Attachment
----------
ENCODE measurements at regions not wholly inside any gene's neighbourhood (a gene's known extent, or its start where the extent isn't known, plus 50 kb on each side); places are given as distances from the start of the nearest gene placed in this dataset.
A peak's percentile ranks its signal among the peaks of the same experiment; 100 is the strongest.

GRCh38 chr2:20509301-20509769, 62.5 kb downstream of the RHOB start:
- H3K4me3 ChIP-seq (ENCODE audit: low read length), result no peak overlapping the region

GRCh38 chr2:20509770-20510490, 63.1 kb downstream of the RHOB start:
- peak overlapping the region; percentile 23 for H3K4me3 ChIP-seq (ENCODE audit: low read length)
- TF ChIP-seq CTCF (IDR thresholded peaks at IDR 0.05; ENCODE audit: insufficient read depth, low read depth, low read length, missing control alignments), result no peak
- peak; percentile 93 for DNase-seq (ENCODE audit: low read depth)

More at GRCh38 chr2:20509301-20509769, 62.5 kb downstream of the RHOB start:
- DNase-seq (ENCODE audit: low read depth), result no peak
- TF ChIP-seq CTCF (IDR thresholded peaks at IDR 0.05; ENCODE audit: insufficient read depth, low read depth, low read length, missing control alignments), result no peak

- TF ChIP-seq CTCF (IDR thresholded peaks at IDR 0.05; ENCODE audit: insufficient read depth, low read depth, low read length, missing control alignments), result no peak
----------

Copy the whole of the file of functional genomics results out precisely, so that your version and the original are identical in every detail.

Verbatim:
ENCODE measurements at regions not wholly inside any gene's neighbourhood (a gene's known extent, or its start where the extent isn't known, plus 50 kb on each side); places are given as distances from the start of the nearest gene placed in this dataset.
A peak's percentile ranks its signal among the peaks of the same experiment; 100 is the strongest.

GRCh38 chr2:20509301-20509769, 62.5 kb downstream of the RHOB start:
- H3K4me3 ChIP-seq (ENCODE audit: low read length), result no peak overlapping the region

GRCh38 chr2:20509770-20510490, 63.1 kb downstream of the RHOB start:
- peak overlapping the region; percentile 23 for H3K4me3 ChIP-seq (ENCODE audit: low read length)
- TF ChIP-seq CTCF (IDR thresholded peaks at IDR 0.05; ENCODE audit: insufficient read depth, low read depth, low read length, missing control alignments), result no peak
- peak; percentile 93 for DNase-seq (ENCODE audit: low read depth)

More at GRCh38 chr2:20509301-20509769, 62.5 kb downstream of the RHOB start:
- DNase-seq (ENCODE audit: low read depth), result no peak
- TF ChIP-seq CTCF (IDR thresholded peaks at IDR 0.05; ENCODE audit: insufficient read depth, low read depth, low read length, missing control alignments), result no peak

- TF ChIP-seq CTCF (IDR thresholded peaks at IDR 0.05; ENCODE audit: insufficient read depth, low read depth, low read length, missing control alignments), result no peak